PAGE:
In August 2011, Randy McAllister suffered third degree burns while trying to save equipment from a fire in wheat field. Today, he says that when he goes for his burn treatments, “it gets me to the threshold where I can’t stand it, but then I find out it can hurt even more,” says the 60-year-old farmer. During five weeks at the Oregon Burn Center at Legacy Emanuel Medical Center in Portland, Oregon, McAllister needed repeated rounds of burn wound care to remove dead tissue from his extensive burns. “It’s more painful than the fire.”
Then a nurse told him about SnowWorld, a computer game designed to help burn patients escape from agonizing pain by distracting their minds during burn treatments. During his next wound care session, McAllister wore headphones and looked through virtual reality goggles. He found himself floating through an icy canyon rendered almost three-dimensional by the wrap-around goggles. By tapping on a computer mouse, McAllister fired snowballs at animated penguins, snowmen and dolphins in the canyon to a soundtrack of upbeat music. And the virtual world made his real-world pain less overwhelming.
It’s one of the most successful examples of non-drug pain management techniques to emerge from the work of psychologists and neuroscientists. The search for non-drug options has gained urgency amid a worsening epidemic of overdoses linked to prescription opioid pain relievers such as oxycodone and hydrocodone, which killed 14,800 Americans in 2008 – more those killed from heroin and cocaine overdoses combined.
In clinical trials, burn patients using SnowWorld reported 35 to 50 percent reductions in pain. The system was developed at the University of Washington by research scientist Hunter Hoffman and psychologist David Patterson, with input from burn care experts at Harborview Burn Center in Seattle.
Virtual reality therapy isn’t a substitute for opioids and other pain-relieving medications, but it can boost the effectiveness of drugs – and possibly reduce the dosage. Researchers who developed the technology say it might also help people with chronic pain syndromes, although those clinical trials are incomplete.
Theresa McSherry, burn and wound care coordinator at the Oregon Burn Center, says burn patients need more options. Pharmaceutical research has provided safer and more effective anesthetics and opioid pain relievers, but drugs have limits.
“You can’t safely give burn patients enough medication to provide adequate pain relief,” says McSherry, a registered nurse who has worked with burn patients for more than 10 years. A grant from the Legacy Foundation allowed the Oregon Burn Center to buy the $66,000 virtual reality system in August. About a dozen are being used worldwide.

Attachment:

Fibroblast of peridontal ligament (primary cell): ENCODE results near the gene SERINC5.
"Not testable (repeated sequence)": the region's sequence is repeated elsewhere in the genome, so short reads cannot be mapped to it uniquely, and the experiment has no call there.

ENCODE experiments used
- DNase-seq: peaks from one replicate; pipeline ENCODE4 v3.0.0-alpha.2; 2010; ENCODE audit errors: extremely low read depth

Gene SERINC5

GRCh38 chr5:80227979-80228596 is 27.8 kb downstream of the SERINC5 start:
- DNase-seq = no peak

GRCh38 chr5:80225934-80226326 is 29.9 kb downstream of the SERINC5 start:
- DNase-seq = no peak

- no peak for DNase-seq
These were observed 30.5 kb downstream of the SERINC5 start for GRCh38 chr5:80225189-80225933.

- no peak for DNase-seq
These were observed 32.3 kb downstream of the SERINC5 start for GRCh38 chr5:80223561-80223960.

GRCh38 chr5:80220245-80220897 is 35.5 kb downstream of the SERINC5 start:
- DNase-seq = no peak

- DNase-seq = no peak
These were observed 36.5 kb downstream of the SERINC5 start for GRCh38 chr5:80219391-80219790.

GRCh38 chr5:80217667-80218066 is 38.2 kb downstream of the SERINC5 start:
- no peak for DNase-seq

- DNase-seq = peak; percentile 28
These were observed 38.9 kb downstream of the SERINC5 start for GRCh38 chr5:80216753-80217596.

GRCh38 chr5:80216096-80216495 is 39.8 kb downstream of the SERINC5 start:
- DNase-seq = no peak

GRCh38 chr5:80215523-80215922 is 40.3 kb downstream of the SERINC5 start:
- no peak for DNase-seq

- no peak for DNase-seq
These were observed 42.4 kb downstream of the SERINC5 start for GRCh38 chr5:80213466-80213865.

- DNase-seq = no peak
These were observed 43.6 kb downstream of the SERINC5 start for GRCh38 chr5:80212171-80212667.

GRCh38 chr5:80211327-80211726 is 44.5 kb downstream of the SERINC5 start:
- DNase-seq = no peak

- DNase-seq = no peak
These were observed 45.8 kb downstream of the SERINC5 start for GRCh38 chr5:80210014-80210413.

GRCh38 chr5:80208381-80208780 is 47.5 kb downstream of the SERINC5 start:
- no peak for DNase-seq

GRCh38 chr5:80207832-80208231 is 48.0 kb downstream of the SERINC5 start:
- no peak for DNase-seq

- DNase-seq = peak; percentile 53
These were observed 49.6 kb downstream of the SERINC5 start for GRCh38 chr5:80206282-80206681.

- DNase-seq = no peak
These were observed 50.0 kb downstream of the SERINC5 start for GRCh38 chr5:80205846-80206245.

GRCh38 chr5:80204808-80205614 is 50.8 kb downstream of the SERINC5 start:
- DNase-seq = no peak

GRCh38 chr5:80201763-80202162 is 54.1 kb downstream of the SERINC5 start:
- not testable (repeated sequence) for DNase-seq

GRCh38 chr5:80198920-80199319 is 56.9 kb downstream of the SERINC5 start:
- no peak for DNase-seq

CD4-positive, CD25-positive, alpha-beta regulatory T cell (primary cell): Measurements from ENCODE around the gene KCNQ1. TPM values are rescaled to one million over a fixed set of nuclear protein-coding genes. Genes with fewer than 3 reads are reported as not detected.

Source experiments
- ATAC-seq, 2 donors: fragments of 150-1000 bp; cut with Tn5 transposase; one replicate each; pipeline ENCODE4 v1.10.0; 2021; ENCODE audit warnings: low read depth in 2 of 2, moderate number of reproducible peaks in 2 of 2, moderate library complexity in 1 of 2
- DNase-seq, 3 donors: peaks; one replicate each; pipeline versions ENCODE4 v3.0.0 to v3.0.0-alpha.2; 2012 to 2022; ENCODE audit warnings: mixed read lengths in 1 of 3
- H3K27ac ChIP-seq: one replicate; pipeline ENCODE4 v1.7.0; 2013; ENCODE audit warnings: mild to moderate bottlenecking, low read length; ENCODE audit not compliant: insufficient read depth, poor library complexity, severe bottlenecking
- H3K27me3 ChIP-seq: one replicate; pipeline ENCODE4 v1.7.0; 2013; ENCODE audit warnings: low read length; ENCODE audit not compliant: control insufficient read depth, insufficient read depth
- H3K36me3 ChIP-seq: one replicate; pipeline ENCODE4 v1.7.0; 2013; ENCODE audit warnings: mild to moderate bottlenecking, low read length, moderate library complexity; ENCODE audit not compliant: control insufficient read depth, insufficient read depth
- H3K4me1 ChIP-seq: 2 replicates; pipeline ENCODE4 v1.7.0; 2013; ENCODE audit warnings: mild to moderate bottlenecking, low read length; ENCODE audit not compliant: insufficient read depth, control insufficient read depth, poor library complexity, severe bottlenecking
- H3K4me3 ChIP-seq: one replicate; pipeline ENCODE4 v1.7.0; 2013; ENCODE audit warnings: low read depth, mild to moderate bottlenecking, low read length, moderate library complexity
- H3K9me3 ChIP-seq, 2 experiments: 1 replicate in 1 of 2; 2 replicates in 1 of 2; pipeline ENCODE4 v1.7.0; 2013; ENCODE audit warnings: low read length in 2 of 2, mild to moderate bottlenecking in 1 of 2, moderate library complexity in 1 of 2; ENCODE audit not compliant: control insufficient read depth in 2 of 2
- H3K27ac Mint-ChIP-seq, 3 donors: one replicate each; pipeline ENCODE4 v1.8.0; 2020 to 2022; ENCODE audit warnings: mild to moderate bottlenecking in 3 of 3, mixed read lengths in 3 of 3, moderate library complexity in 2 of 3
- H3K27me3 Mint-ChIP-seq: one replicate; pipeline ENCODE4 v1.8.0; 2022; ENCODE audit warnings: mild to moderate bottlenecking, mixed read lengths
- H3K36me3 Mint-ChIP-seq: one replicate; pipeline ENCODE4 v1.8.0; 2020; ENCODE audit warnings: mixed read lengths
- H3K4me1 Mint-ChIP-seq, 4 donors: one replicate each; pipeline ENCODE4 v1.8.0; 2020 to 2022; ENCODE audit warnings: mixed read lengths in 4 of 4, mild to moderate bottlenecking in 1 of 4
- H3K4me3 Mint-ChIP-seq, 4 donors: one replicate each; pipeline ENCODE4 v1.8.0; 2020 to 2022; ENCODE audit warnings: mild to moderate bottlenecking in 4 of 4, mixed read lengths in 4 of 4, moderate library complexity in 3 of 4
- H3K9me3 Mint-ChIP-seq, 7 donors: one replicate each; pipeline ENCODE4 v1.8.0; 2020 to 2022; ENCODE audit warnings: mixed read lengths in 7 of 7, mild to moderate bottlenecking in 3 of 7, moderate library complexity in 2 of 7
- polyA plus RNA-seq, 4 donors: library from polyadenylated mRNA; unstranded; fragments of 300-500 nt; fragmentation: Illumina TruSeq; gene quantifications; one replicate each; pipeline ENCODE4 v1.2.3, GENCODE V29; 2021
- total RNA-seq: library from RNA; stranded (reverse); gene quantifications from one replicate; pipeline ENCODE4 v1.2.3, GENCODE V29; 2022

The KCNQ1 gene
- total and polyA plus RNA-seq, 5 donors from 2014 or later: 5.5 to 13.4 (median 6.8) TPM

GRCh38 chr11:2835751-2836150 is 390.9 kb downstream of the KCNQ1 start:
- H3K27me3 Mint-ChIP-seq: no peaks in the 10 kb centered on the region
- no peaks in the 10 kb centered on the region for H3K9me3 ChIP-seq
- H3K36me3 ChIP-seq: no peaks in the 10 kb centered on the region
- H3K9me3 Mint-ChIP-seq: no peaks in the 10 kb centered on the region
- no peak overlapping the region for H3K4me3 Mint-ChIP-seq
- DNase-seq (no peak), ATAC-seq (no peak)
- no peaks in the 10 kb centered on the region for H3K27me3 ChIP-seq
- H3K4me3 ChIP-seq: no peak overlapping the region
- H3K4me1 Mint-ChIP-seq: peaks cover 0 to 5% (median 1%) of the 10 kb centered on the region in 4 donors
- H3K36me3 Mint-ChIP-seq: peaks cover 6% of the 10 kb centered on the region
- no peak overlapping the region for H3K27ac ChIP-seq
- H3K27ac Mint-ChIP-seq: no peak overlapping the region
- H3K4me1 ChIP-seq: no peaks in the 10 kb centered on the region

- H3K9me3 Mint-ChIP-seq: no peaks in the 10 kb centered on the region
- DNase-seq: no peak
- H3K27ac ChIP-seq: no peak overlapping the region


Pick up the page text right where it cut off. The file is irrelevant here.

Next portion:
Preventing pain not only relieves immediate suffering, but also seems to help burn patients weeks and months later. Patterson, the UW psychologist, says the amount of pain during treatment is a stronger predictor of depression, anxiety and distress six months to a year later than the extent of burns or the length of hospital stay. “If you can control more of the acute pain, it can result in better long-term outcomes,” he says.
Scientists have known for decades that the human brain can interpret the same signal transmitted by a pain receptor as painful or not, depending on what a person is thinking. Mood and expectation also play a big role. German researchers recently showed that a sad mood consistently makes people experience more pain. In another recent experiment, tricking people to think time passed more quickly reduced perception of pain.
Entering a rich, three-dimensional, sound-filled virtual reality might use so much of the brain’s attention resources that less is available to process pain. “We’re taking advantage of the malleability of human perception to deliberately divert mental resources away from the pain,” Hoffman says.
Burn patients come to associate the sights and sounds of the wound treatment room with excruciating pain so that just entering the room can amplify the suffering, Hoffman says. Putting on headphones and goggles blocks the anxiety-stirring sights and sounds.
But distraction of attention appears to be the main way that virtual reality reduces pain. Hoffman’s team has compared differing gear and found that the more realistic and “immersive” the gear, the greater the reduction in pain reported.
That matches McAllister’s experience. His burned fingers made it difficult to hold the computer mouse during his SnowWorld experience. When the mouse slipped from his hand and he lost engagement with the snowball throwing, the pain of the procedure immediately intruded.
McAllister expects to continue intensive physical therapy for several months to regain more use of his fingers and hands. He may need additional surgery to remove scar tissue and increase joint mobility. But he’s optimistic about returning to work next year.
Patterson believes virtual reality can help treat chronic pain as well. The UW researchers also developed a virtual reality program that induces hypnosis. The goal is to use post-hypnotic suggestion to change the way the brain handles chronic pain signals long after therapy sessions.
If you or someone you know suffers an injury such as third degree burns or smoke inhalation, you should call Kramer & Pollack LLP in Mineola, New York so that the personal injury attorneys in that firm can determine whether another party has legal liability for injuries suffered, and if the injured party has a strong legal case.